Your work schedule may vary depending on your employer. If you do repairs, you may work early, late or be on call. If you work in construction/home building or management, you might have more of a regular schedule during normal business hours.
As a technician, you’ll visit different locations for repair, maintenance or installation jobs. Some work may require more time than others, so the number of calls you can take care of may vary.
As we went over earlier, you should be comfortable working outdoors in extreme weather, plus in dirty or cramped areas. If you work in a customer-facing role, strong customer service skills are always a plus.
Average Salary for HVAC Technicians and Other HVAC Careers
Because HVAC is a quickly growing career, your salary will mirror it. The national average salary for an HVAC technician is $49,242, according to ZipRecruiter. Top earners get between $56,600 and $68,000. However, salaries could fluctuate based on your locationand its cost of living.
Other than having your own business, there are a few other extra career opportunities. These can be:
- HVAC manager, $72,515 average salary
- HVAC service manager, $71,176 average salary
Where HVAC Technicians Are in High Demand
HVAC technicians are desired across the country, but even more so in Florida, California, Texas, New York and Illinois. According to hvacclasses.org, these states employ the most HVAC workers and are experiencing high construction growth. Here’s why:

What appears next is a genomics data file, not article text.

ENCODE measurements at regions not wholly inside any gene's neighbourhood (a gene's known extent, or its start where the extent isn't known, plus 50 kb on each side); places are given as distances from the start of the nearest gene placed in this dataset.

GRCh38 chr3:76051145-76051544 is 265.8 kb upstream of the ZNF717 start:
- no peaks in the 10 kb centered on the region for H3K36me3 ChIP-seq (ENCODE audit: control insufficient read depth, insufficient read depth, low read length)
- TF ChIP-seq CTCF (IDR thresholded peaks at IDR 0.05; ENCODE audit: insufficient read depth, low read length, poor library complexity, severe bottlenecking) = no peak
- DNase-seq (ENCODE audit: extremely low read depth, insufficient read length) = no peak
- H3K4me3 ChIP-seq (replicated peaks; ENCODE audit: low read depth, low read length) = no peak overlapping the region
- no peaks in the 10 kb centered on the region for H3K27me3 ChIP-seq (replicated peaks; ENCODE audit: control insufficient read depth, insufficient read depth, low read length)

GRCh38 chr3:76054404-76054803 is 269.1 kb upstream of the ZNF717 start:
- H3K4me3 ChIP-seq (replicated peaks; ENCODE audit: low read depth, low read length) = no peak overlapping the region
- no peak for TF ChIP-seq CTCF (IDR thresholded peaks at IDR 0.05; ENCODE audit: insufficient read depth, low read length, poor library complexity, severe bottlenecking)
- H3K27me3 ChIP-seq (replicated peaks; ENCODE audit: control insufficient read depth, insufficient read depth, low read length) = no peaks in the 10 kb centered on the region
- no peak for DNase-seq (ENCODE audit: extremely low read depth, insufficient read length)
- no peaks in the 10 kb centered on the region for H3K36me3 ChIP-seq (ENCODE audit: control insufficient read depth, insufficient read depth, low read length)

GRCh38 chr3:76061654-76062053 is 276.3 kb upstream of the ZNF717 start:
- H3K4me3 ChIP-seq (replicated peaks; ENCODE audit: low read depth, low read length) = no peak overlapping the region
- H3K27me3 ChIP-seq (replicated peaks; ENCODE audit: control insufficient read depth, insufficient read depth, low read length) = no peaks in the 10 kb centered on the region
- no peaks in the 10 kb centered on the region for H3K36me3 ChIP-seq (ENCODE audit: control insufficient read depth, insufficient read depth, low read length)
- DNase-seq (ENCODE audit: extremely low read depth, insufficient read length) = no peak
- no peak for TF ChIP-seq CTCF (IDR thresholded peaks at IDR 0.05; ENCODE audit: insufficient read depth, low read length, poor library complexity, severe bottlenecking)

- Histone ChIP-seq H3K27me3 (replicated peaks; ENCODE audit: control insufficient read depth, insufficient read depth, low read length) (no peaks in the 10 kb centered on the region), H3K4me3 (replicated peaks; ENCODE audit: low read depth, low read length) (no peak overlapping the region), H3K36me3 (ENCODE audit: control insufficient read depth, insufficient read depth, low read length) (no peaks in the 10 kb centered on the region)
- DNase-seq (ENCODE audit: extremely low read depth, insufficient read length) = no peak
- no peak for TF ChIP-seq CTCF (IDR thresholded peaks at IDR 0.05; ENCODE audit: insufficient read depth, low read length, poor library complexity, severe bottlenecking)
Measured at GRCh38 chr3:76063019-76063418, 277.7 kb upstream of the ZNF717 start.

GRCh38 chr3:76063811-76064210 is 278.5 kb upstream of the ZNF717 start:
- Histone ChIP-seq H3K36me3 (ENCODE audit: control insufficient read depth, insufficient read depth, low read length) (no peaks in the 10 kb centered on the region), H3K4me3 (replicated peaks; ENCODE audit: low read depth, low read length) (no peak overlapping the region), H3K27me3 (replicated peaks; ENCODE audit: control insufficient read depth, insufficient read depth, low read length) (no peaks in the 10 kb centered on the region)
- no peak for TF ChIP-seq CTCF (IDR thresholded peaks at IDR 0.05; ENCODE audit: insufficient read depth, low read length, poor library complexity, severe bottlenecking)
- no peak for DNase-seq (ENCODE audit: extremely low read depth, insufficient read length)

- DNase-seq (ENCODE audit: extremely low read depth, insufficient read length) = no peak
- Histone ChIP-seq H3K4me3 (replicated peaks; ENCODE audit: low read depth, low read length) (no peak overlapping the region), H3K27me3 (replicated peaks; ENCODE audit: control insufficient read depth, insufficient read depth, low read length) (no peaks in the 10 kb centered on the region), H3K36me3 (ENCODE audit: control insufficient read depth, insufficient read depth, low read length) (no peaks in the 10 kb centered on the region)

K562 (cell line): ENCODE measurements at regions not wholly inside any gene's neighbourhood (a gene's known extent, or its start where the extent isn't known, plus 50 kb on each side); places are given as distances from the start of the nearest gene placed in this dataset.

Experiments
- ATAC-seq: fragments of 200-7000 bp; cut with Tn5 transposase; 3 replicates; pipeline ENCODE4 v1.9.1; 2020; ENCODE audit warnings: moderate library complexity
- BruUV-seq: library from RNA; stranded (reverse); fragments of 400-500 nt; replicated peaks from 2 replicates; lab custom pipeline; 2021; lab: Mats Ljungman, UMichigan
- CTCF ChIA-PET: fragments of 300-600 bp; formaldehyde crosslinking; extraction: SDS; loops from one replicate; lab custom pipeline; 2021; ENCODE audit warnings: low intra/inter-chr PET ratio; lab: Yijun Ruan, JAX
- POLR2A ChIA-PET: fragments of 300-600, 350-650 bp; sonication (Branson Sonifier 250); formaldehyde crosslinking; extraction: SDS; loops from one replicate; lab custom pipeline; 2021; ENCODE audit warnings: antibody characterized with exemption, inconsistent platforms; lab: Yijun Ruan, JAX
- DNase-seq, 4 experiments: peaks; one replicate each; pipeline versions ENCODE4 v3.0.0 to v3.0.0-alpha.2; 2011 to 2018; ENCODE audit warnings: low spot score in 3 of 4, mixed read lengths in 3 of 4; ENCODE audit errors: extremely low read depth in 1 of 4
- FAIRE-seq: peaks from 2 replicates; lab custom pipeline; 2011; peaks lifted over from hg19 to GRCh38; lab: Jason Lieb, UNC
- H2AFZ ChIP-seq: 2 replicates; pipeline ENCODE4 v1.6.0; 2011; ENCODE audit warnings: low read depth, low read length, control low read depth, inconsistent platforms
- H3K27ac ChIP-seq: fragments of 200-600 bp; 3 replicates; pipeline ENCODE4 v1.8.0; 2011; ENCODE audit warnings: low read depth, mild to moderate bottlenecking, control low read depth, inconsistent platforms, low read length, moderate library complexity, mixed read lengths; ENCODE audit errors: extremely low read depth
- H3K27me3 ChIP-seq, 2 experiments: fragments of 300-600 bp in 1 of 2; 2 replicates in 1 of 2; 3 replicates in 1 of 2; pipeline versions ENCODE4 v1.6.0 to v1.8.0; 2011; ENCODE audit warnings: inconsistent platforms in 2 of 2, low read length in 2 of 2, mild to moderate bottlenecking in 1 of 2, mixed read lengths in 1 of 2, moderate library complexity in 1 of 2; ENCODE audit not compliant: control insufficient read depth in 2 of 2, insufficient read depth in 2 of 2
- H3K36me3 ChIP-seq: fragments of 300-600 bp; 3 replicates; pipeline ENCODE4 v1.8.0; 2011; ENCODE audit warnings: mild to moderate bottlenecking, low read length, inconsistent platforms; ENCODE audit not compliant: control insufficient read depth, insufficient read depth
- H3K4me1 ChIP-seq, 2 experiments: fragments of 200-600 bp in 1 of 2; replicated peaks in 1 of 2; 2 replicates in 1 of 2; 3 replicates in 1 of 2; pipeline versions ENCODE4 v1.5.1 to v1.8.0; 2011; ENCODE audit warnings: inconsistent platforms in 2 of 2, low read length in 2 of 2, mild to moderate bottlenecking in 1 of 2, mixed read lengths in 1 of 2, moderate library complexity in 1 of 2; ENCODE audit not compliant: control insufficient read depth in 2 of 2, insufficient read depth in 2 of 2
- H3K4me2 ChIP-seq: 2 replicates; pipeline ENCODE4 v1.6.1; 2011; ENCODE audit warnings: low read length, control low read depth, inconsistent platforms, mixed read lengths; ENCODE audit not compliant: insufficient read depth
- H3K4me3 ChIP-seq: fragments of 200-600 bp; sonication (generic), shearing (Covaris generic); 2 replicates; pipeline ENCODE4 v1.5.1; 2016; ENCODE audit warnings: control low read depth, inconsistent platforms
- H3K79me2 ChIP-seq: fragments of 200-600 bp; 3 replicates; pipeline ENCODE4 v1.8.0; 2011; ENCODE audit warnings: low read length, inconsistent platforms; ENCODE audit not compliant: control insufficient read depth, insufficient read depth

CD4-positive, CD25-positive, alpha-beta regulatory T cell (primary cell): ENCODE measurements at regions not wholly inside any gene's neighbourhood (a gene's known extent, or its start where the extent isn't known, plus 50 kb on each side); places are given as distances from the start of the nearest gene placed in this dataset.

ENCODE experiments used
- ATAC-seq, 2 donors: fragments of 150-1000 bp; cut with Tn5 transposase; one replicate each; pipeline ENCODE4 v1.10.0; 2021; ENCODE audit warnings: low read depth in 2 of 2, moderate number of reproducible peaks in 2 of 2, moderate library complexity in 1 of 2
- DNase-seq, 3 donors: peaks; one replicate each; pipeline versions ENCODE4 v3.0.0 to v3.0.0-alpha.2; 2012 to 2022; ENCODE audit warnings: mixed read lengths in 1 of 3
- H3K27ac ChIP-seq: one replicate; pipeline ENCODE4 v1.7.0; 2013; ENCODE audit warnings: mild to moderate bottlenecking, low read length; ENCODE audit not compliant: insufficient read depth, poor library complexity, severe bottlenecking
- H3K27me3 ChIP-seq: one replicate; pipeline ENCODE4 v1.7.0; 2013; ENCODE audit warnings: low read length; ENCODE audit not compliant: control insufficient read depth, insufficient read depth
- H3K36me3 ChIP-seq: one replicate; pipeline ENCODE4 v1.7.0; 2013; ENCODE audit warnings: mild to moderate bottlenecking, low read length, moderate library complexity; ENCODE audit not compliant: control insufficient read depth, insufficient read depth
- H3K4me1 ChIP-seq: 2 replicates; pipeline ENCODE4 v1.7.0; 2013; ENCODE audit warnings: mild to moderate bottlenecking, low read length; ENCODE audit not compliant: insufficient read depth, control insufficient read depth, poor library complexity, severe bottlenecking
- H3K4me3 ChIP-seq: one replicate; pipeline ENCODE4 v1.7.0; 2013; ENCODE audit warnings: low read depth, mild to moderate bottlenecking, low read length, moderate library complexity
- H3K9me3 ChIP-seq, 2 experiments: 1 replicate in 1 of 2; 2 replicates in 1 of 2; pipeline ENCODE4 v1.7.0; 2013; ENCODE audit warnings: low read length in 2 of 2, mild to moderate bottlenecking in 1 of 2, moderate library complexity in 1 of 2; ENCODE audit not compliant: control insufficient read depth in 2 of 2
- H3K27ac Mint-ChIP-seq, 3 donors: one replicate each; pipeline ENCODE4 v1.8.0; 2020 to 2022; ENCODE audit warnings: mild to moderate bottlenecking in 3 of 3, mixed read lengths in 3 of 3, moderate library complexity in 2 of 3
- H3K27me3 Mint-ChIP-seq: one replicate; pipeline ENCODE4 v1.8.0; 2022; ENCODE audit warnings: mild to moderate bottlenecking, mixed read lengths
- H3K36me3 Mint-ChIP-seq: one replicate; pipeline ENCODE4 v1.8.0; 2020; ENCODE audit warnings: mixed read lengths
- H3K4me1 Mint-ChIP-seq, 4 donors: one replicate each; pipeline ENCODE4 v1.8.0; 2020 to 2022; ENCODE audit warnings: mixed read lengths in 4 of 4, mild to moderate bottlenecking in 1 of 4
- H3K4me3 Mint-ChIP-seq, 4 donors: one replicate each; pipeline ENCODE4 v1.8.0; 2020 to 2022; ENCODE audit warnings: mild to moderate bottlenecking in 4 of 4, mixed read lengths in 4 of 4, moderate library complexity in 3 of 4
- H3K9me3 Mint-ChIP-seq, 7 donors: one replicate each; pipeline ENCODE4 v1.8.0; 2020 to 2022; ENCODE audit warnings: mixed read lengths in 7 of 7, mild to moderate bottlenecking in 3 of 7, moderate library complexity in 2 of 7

- Florida: Hurricanes, educational and healthcare facilities.
- California: Wildfires, transportation, energy and utility updates.
- Texas: Hurricanes, energy, utility and other infrastructure updates.
- New York: Residential and infrastructure projects.
- Illinois: Companies relocating to the Chicago area.
Where HVAC Technicians Will Be in High Demand in the Future
Projections Central, who develops long-term occupational projections, anticipates these states to have the greatest demand for technicians by 2028:
- Utah, 31.1%
- Colorado, 29.7%
- Nevada, 27.9%
- Arizona, 21.4%
- Iowa, Oregon and Montana, 18.5%
- Arkansas, 16.3%
- Florida, 16.2%
- South Carolina, 16%
- Texas, 15.9%
- Idaho, 15.7%
- Washington, 15.6%
- North Carolina, 15.5%
- Tennessee, 15.2%
- Wyoming, 14.3%
- Nebraska, 13.9%
- Indiana, 13.8%
- North Dakota, 13.8%
Here’s where the biggest number of new openings during that time frame are forecasted to be:
- Florida, 5,420
- Texas, 5,530
- California, 4,100
- North Carolina, 2,510
- New York, 2,290
- Colorado, 2,000
- Ohio, 1,550
- Pennsylvania, 1,510
- Virginia, 1,500
- Tennessee, 1,360
- Washington, 1,290
- Georgia, 1,270
- New Jersey, 1,170
- Utah, 1,170
- South Carolina, 1,1060
- Indiana, 940
- Maryland, 820
- Missouri and Arizona, 810
- Michigan, 780
Weather and economic development is forecasted to feed growth in these states, according to hvacclasses.org.
Grow Your HVAC Career with Assured Appliance and Heating & Air
HVAC technicians remain in demand across the country and in Genoa. To discover more about our openings, visit our careers page or contact us at 847-306-8990 right away!